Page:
For a Child, Being Carefree Is Intrinsic to a Well-lived Life
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"Berry Pickers" by Winslow Homer, 1873. Original from The National Gallery of Art/Rawpixel (public domain)
The Other School

For a Child, Being Carefree Is Intrinsic to a Well-lived Life

Luara Ferracioli
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time 5 minutes

Some people are lucky enough to look back at their childhood with affection for a time in life without much stress and anxiety. They might think of long hours spent playing in the backyard free of worry, or pursuing projects and relationships without apprehension or fear. Such tender memories are often in stark contrast to the lives many lead as adults, where stress and anxiety seem to dominate.

The fact that many struggle to be carefree in adulthood raises a number of interesting questions about the relationship between carefreeness and the good life. Is being carefree a special good of childhood? Is it something that confers meaning on the life of a child, without doing the same for adults? Or do adults need to be more carefree, and so be more like children, in order for their lives to go well? Most importantly, if carefreeness is indeed a necessary precondition for a good life, why exactly is that so?

As a parent of two young children, and someone who works on family philosophy, I have recently turned my attention to the question of what it means for childhoods to go well. Thinking about the goods of parental love and

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Go Ahead and Play!
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Drawing from the archives (no. 644/1957)
Science

Go Ahead and Play!

The Benefits of a Playful Childhood
Agnieszka Fiedorowicz

Even if your brain has already lived through the phase of the great synaptic pruning (meaning that you’re an adult), do not neglect playtime. As children play, they learn something new about life, while the adults… well, see for yourselves.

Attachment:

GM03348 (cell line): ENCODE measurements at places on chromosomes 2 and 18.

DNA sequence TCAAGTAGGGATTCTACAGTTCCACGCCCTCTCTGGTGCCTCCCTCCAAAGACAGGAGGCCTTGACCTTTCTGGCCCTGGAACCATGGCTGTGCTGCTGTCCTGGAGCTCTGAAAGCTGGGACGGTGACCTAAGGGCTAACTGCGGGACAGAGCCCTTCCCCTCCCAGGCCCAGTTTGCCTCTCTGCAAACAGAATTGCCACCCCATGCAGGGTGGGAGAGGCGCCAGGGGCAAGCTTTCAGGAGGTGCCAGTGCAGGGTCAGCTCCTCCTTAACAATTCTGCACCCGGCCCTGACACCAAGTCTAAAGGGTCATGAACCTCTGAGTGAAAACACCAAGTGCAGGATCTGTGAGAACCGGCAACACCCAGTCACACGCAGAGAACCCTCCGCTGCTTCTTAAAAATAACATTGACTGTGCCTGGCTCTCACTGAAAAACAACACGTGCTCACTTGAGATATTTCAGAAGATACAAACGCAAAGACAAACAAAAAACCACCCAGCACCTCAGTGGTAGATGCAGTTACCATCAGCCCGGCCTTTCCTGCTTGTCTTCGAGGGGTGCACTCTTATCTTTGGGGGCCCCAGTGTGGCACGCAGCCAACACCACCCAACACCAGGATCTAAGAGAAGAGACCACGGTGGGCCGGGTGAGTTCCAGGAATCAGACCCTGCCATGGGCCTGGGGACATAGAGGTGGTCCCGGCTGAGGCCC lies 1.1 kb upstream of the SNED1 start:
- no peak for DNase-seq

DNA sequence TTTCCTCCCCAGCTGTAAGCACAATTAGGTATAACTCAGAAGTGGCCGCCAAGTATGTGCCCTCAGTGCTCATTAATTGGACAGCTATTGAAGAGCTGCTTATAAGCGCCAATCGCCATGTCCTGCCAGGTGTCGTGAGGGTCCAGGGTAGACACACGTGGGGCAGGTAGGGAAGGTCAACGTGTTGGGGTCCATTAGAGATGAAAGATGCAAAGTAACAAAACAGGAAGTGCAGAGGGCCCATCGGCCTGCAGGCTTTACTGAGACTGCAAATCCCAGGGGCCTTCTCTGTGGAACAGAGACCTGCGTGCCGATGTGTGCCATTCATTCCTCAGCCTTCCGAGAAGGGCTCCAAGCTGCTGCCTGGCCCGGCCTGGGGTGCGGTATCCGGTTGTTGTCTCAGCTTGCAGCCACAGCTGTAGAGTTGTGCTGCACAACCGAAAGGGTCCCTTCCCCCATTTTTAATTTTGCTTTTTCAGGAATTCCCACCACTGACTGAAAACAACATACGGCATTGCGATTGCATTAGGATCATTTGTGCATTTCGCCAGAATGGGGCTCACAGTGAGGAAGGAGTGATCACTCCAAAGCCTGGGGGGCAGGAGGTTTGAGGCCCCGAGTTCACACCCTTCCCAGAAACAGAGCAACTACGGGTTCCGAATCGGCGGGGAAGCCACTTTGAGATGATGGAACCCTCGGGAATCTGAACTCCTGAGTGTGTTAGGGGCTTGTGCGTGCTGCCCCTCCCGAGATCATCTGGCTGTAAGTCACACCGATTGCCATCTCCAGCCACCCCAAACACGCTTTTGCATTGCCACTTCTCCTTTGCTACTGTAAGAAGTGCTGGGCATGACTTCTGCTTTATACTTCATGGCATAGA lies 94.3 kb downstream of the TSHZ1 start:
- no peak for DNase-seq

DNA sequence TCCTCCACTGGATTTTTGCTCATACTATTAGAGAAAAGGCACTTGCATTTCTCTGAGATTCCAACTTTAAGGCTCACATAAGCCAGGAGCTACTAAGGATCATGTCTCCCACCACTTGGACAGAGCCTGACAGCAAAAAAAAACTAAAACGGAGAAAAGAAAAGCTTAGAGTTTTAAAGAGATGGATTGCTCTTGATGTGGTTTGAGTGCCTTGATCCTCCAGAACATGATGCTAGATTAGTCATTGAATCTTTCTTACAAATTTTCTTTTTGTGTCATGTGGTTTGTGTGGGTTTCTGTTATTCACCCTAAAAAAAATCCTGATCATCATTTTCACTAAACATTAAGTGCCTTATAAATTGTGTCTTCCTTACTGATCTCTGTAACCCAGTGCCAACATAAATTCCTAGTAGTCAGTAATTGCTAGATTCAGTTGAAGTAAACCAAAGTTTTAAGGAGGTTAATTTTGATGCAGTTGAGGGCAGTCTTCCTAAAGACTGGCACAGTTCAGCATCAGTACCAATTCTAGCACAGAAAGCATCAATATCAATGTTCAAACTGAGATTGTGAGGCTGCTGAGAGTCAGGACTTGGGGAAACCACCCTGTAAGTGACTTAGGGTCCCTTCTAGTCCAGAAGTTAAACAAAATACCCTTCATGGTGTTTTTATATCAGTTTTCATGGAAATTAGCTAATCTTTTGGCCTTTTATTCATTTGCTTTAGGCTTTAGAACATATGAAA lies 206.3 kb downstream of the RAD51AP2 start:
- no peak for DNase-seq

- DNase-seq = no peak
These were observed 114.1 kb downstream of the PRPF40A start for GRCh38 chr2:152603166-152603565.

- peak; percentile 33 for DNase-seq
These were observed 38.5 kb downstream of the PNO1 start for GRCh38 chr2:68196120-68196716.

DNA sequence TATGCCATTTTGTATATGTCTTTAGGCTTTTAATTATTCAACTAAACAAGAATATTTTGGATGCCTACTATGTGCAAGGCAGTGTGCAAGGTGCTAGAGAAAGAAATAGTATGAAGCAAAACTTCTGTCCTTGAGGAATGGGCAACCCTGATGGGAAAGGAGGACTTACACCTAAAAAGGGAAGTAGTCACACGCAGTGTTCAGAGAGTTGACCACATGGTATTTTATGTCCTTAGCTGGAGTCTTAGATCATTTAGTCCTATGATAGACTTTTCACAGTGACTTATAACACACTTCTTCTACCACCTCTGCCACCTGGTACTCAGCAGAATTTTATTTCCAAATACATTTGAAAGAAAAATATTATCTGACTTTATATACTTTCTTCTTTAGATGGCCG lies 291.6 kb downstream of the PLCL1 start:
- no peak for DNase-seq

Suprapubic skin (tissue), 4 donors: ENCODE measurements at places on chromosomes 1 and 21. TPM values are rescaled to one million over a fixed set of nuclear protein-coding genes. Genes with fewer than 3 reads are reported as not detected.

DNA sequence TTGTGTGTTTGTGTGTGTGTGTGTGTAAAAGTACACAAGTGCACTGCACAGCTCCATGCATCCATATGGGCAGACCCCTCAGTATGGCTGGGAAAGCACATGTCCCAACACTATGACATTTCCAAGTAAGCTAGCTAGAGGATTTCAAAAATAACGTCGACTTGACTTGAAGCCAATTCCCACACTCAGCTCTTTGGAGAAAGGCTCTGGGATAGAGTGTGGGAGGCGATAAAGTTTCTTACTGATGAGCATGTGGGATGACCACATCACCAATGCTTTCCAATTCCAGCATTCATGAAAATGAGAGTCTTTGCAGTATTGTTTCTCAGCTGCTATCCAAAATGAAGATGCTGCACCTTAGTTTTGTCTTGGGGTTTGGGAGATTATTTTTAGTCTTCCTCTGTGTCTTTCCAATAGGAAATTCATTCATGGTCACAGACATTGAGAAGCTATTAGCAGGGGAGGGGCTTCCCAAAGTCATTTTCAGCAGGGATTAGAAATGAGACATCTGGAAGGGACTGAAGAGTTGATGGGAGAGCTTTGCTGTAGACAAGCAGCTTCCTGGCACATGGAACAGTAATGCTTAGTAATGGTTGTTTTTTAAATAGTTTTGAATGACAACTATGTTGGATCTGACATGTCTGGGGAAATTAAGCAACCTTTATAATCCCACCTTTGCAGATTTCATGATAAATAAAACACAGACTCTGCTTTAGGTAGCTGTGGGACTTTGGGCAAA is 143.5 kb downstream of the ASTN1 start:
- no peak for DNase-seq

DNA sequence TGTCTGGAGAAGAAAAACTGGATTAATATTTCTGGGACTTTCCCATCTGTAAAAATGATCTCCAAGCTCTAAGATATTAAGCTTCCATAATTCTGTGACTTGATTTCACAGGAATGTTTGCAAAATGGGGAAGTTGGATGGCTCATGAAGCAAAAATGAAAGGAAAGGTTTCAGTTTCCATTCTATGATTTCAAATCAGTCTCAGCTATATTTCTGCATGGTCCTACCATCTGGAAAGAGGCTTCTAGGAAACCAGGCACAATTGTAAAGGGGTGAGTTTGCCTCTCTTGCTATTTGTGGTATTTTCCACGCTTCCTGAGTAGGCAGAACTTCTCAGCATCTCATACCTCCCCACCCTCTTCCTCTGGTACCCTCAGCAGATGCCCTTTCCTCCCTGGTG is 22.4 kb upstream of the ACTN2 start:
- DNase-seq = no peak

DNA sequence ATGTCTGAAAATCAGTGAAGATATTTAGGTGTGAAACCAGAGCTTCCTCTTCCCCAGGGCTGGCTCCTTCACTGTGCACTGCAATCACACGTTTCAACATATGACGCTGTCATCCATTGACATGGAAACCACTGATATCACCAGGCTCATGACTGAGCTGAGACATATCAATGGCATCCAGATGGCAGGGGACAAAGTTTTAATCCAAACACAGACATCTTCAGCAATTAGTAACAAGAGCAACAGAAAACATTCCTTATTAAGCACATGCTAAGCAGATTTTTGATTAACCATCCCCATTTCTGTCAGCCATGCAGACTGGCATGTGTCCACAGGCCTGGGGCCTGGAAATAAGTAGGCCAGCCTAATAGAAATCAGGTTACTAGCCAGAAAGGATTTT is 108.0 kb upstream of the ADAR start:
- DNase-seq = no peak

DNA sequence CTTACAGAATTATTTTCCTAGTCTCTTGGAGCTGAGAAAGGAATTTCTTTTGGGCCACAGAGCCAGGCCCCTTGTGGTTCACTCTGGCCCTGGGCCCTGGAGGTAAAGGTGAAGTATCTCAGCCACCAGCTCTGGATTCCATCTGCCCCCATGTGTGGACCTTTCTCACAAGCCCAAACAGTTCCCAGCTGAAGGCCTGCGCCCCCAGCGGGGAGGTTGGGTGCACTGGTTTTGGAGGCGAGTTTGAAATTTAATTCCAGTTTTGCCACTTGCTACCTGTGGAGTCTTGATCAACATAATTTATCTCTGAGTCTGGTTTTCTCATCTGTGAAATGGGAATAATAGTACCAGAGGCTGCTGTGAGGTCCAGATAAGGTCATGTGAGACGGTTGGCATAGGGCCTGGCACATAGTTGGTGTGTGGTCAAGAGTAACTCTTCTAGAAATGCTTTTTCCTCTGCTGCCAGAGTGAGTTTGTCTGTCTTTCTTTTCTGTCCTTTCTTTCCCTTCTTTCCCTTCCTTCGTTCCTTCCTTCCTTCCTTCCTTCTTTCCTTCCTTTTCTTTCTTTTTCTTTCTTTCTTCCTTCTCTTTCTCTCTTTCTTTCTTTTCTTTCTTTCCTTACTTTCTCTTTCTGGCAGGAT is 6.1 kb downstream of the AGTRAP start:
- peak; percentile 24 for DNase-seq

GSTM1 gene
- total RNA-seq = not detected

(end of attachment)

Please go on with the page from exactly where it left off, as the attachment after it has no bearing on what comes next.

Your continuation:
Our new yellow armchair came in a huge cardboard box. Next thing I knew, the kids were pushing the empty box through the door to their room. First, they debated half the day as to what they should do with it. They drew their ideas on paper and argued. Then they grabbed the paints, some crepe paper, glue and scissors. And all of a sudden, we had become the owners of a small space station; on board, our offspring were preparing the conquest of Mars. Then the box was a horse stable. And then a rather squarish Death Star, right after the premiere of the final Star Wars film. After a number of conversions, the box finally gave in when one of the walls rotted through. The children protested a bit, but they finally allowed me to throw the remains in the rubbish. None of the other toys bought in abundance by their grandparents, friends or by ourselves had been able to preoccupy them for so long and so effectively.

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